One is Adrian Gonzalez. He had three remarkable seasons his last three years at Petco Park, averaging 32 homers. In 2009, he hit 40 homers with a .958 OPS. His lead shoulder had bothered him in 2010, and he had labrum surgery prior to being traded to the Red Sox, and after continuing his rehab process in spring training in Fort Myers, Fla., his numbers leading up to the All Star Break (.354, 17 HR, 1.006 OPS, .591 slug) not only got him to the game, but into the Home Run Derby.

However, after the break, Gonzalez was not the same power hitter. He batted .317 with 10 homers, but more significant, his slugging fell to .489, his OPS to .893. Some suggested that he had worked so hard to be ready for the season—and, yes, get a new contract deal struck during spring training—that he wore down and the shoulder lost some of its strength. He denied it, continually saying that he simply got mechanically out of whack. Because of that, he sometimes tried to look for pitches and got himself out of sorts.

Look at AGon's numbers through May 25, before and after:

Gonzalez has never offered physical excuses, only opined that he gets mechanically unturned. However, is that related to the lead shoulder never being the same? We may never know, and playing 81 games in Dodger Stadium and another 18 in Petco and Pac Bell parks do not help any power numbers. And Dr. ElAtracche points out that the aging process historically impacts power, save for a ten-year window from the mid-nineties until the imposition of mandatory drug-testing in 2005. In addition, with the schedule as erratic as it is now with few getaway day games, the banning of amphetamines has led to a lot of grumbling about the maintence of energy levels that players in the Sixties, Seventies and Eighties never had to worry about.

Jacoby Ellsbury

In Boston, there is the concern about the power numbers of Jacoby Ellsbury. Anyone who watched him take batting practice when he came up in 2007 saw some eye-opening power displays. Hitting coach Dave Magadan, when asked in 2007 if Ellsbury might someday turn into a (healthy) Grady Sizemore, always said that his timing took a lot of work and that there was just a tick’s difference between getting jammed by fastballs and hitting infield grounders and launching balls as he often did in BP.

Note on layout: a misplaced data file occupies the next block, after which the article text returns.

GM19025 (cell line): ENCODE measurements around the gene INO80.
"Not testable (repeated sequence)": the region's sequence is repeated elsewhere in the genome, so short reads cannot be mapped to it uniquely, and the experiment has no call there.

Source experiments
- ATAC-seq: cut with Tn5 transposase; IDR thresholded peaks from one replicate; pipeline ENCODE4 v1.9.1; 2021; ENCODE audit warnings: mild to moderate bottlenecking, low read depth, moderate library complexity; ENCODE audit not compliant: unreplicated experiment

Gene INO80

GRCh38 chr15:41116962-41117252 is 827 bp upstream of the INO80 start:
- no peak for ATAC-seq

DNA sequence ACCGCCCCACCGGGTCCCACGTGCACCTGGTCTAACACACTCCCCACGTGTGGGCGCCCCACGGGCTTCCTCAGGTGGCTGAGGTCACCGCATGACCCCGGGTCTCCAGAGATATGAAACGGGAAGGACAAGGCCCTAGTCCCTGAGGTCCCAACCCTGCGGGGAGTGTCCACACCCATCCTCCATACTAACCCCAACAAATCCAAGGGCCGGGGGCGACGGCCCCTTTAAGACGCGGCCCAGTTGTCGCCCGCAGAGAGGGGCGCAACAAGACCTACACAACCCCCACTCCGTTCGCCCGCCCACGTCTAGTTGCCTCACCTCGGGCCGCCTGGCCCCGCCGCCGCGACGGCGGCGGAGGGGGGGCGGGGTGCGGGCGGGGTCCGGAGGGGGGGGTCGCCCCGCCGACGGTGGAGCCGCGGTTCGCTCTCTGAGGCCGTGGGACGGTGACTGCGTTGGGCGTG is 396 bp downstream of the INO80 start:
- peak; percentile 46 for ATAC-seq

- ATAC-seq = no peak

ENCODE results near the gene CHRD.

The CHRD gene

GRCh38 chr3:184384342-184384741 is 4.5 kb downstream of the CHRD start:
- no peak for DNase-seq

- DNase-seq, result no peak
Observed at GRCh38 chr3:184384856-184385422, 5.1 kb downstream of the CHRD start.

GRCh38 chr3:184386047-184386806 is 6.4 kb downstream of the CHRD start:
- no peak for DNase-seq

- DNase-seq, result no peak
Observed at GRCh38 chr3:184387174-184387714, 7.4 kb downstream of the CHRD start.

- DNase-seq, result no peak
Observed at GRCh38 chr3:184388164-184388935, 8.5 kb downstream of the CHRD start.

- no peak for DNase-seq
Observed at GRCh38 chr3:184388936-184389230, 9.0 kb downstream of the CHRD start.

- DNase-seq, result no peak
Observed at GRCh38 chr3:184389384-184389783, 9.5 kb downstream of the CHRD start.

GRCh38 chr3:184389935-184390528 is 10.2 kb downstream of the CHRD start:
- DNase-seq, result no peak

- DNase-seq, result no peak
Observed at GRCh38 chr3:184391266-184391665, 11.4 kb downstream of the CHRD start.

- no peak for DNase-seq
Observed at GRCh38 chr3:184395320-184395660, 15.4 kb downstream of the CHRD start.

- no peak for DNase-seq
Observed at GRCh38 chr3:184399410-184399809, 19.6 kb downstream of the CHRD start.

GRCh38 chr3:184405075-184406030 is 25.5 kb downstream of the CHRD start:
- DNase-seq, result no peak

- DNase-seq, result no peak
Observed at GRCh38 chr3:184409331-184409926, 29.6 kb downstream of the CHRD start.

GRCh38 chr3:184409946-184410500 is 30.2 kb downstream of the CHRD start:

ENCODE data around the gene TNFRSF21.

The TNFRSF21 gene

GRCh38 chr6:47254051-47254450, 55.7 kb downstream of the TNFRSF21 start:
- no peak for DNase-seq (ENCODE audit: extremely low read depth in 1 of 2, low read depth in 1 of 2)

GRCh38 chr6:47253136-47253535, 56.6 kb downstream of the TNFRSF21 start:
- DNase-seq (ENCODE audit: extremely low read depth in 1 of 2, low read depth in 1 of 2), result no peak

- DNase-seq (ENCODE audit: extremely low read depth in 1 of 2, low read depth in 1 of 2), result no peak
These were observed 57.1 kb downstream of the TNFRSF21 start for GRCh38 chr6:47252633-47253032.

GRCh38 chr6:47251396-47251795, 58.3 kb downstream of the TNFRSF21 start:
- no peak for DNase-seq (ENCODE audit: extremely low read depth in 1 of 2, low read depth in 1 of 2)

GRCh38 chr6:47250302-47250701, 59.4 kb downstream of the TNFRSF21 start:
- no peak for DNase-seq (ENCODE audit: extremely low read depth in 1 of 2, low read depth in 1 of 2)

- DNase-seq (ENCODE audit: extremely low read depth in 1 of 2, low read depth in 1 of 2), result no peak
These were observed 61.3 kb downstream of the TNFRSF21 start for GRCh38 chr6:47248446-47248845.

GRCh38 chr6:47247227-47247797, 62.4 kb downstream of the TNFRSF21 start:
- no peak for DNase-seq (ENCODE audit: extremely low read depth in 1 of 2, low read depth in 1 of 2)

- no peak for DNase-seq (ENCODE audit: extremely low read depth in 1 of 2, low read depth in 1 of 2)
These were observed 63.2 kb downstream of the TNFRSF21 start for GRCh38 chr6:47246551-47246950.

It all came together for Ellsbury in 2011, when he arguably was the American League’s most valuable player:  32 homers; he’d never hit as many as 10 in a pro season. 83 extra base hits.

But on April 12, 2012, he suffered a separated right shoulder—the lead shoulder-- when Rays shortstop Reid Brignac landed atop of him as he slid into second base. Ellsbury played in only 74 games, he had 22 extra base hits, his slugging dropped from .552 to .370.

At no time since he reported for spring training has Ellsbury made excuses about any residual effects from the separated shoulder. He has handled his impending free agency with the ultimate professionalism and tried to stay away from any first person pronoun material.

The decline in on base percentage and slugging could well be mechanical, which has eroded confidence in his ability to hit deep in counts and stay back and drive pitches. On this past road trip, the Red Sox staff felt he was starting to once again launch in batting practice, a sign they felt was encouraging, especially since his best months historically have come after 

Still, one wonders about the mechanical, physical and psychological aspects of Ellsbury’s swing, based on these numbers:

Never underestimate the complexities of the mechanics of hitting,” says Dr. ElAttrache. “Especially when dealing with the lead shoulder.”